app.get('/newUser', (req, res) => {
  let username = req.query.username || '';
  const password = req.query.password || '';

  username = username.replace(/[[email protected]#$%^&*]/g, '');

  if (!username || !password || users.username) {
    return res.sendStatus(400);

  const salt = crypto.randomBytes(128).toString('base64');
  const hash = crypto.pbkdf2Sync(password, salt, 10000, 512, 'sha512');

  users[username] = { salt, hash };


and another for validating user authentication attempts:

Please note that these are NOT recommended handlers for authenticating users in your Node.js applications and are used purely for illustration purposes. You should not be trying to design your own cryptographic authentication mechanisms in general. It is much better to use existing, proven authentication solutions.

Validating User Authentication Requests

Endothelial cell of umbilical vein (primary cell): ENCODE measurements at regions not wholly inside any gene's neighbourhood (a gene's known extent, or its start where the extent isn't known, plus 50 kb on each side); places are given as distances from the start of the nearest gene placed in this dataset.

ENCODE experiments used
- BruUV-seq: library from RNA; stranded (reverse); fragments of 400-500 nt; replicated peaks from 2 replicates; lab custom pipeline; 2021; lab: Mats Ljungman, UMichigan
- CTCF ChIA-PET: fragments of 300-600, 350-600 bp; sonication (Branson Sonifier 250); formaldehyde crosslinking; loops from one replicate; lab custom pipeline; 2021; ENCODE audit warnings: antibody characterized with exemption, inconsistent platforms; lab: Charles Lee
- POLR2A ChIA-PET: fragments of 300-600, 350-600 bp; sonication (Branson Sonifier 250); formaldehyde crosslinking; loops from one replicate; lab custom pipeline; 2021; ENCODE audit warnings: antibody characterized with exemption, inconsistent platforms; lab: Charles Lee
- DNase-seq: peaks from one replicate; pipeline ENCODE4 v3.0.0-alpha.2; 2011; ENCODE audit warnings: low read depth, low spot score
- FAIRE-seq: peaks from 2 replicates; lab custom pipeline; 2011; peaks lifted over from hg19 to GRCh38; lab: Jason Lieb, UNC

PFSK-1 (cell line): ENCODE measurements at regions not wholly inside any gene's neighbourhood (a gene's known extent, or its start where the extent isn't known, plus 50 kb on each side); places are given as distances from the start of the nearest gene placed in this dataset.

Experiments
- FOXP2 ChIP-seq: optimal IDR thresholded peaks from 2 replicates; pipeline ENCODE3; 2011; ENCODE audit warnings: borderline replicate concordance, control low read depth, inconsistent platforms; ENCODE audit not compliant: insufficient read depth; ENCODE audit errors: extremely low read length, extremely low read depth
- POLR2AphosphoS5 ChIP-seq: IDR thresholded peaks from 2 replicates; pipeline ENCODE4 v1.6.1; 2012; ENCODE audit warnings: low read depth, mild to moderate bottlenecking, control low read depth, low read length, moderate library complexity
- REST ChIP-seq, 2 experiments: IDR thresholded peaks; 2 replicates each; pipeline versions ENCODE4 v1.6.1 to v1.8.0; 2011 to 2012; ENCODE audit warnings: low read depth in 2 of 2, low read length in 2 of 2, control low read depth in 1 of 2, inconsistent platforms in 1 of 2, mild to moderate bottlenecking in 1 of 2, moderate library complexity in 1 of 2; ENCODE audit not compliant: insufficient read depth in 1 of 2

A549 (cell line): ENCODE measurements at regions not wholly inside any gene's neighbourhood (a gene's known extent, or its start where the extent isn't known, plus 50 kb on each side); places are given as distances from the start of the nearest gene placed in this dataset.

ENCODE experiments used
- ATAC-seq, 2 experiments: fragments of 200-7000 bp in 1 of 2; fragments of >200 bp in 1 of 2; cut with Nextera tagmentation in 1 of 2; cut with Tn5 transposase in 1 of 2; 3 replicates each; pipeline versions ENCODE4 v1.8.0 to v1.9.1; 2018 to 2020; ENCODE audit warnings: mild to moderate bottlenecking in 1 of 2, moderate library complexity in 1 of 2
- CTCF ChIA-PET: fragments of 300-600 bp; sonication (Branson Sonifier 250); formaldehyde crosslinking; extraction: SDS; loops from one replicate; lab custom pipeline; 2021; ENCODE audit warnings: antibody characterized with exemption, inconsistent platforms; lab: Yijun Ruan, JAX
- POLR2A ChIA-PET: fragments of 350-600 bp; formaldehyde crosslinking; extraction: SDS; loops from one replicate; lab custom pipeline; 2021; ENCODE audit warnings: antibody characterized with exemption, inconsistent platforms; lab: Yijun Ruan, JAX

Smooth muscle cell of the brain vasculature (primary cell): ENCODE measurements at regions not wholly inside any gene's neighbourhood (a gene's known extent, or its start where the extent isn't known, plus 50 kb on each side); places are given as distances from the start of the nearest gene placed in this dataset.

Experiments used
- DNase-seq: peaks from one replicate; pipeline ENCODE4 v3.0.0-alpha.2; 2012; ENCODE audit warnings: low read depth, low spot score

Validating User Authentication Requests

app.get('/auth', (req, res) => {
let username = req.query.username || '';
const password = req.query.password || '';
username = username.replace(/[[email protected]#$%^&*]/g, '');
if (!username || !password || !users[username]) {
return res.sendStatus(400);
const { salt, hash } = users[username];
const encryptHash = crypto.pbkdf2Sync(password, salt, 10000, 512, 'sha512');
if (crypto.timingSafeEqual(hash, encryptHash)) {
} else {

Now assume that we’ve deployed our application and users are complaining about high latency on requests. We can easily run the app with the built in profiler:

NODE_ENV=production node --prof app.js

and put some load on the server using ab (ApacheBench):

curl -X GET "http://localhost:8080/newUser?username=matt&password=password"
ab -k -c 20 -n 250 "http://localhost:8080/auth?username=matt&password=password"